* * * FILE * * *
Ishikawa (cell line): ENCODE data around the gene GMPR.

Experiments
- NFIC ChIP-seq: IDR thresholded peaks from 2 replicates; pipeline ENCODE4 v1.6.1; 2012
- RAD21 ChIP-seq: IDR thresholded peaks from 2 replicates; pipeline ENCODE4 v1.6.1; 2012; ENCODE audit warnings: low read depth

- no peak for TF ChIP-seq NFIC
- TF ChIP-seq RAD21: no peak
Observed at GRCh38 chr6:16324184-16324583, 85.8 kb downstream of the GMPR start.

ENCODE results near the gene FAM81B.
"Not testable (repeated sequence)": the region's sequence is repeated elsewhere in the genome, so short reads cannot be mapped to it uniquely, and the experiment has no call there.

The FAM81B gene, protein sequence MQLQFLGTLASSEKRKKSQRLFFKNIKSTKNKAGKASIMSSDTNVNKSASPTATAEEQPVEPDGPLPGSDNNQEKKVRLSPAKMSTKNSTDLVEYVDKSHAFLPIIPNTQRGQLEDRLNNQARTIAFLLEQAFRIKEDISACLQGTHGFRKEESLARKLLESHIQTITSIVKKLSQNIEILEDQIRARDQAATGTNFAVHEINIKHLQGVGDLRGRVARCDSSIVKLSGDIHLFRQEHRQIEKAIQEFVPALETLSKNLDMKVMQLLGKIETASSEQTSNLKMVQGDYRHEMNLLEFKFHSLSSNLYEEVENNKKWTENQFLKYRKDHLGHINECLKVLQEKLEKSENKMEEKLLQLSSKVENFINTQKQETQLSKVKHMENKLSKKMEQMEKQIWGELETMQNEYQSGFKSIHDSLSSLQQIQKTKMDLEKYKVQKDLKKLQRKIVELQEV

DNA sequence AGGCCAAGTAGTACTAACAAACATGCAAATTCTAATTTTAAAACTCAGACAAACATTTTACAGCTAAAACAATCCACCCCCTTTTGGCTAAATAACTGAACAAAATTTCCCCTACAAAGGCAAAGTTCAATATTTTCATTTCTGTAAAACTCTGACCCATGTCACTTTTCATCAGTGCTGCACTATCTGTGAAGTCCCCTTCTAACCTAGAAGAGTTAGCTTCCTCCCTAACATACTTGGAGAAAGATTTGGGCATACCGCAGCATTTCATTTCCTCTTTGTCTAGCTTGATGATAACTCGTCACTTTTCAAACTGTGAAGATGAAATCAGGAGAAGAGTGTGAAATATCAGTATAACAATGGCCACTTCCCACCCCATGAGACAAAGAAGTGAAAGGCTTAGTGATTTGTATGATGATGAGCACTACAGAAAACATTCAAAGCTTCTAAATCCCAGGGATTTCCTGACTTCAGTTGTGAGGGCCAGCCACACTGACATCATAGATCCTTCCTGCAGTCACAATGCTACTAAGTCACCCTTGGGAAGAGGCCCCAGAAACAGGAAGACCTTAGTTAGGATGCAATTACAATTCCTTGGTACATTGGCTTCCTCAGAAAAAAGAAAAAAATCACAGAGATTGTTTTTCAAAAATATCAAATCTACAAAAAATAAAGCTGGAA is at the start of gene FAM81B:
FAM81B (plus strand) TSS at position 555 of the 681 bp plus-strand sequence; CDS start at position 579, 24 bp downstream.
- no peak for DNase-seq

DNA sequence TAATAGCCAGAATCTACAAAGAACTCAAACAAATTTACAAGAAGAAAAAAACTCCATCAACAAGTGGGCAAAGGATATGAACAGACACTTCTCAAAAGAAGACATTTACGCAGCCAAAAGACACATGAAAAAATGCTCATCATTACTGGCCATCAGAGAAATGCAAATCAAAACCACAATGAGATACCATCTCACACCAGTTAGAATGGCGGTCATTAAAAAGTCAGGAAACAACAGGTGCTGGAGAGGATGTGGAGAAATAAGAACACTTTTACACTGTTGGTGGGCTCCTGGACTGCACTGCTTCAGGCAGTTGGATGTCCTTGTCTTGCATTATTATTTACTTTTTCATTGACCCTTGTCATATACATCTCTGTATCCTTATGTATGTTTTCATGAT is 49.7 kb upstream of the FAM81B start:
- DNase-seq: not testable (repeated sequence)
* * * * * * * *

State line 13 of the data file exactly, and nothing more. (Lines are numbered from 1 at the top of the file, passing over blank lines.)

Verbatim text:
- no peak for DNase-seq